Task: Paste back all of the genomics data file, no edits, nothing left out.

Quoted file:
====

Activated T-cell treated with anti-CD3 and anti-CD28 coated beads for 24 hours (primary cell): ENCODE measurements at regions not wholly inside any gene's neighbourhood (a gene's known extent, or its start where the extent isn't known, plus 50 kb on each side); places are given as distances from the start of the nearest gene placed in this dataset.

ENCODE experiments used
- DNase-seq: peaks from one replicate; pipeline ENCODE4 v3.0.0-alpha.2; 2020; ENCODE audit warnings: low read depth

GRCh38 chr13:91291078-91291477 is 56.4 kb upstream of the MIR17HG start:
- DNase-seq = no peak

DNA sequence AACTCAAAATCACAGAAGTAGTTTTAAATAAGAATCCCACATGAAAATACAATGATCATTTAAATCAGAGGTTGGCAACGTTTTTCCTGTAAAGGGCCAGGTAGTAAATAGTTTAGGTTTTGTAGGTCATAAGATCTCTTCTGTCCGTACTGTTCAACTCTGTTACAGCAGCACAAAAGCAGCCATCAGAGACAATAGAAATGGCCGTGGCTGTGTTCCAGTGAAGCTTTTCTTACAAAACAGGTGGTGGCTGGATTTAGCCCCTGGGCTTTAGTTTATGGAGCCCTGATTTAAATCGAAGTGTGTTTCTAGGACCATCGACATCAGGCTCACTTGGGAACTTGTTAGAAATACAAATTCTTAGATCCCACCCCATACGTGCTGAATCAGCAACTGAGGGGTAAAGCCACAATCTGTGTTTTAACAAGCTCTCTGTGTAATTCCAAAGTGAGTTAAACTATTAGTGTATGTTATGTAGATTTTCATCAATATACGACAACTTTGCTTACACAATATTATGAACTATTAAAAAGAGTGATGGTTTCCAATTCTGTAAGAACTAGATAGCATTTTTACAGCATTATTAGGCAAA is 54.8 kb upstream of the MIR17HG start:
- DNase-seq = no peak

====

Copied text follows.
Activated T-cell treated with anti-CD3 and anti-CD28 coated beads for 24 hours (primary cell): ENCODE measurements at regions not wholly inside any gene's neighbourhood (a gene's known extent, or its start where the extent isn't known, plus 50 kb on each side); places are given as distances from the start of the nearest gene placed in this dataset.

ENCODE experiments used
- DNase-seq: peaks from one replicate; pipeline ENCODE4 v3.0.0-alpha.2; 2020; ENCODE audit warnings: low read depth

GRCh38 chr13:91291078-91291477 is 56.4 kb upstream of the MIR17HG start:
- DNase-seq = no peak

DNA sequence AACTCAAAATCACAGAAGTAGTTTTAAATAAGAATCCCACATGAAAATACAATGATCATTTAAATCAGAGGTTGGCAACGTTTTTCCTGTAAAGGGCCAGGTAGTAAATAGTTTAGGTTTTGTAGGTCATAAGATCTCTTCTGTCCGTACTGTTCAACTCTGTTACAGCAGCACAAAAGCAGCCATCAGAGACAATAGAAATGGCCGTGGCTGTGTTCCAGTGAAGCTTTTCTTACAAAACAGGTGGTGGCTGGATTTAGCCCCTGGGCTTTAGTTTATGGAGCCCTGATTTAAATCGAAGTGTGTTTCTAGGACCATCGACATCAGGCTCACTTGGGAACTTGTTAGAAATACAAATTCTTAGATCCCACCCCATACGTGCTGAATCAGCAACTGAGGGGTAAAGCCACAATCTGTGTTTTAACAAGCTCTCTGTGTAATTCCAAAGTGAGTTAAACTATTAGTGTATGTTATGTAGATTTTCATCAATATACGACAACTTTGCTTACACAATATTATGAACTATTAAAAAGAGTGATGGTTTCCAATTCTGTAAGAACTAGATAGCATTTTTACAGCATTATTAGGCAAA is 54.8 kb upstream of the MIR17HG start:
- DNase-seq = no peak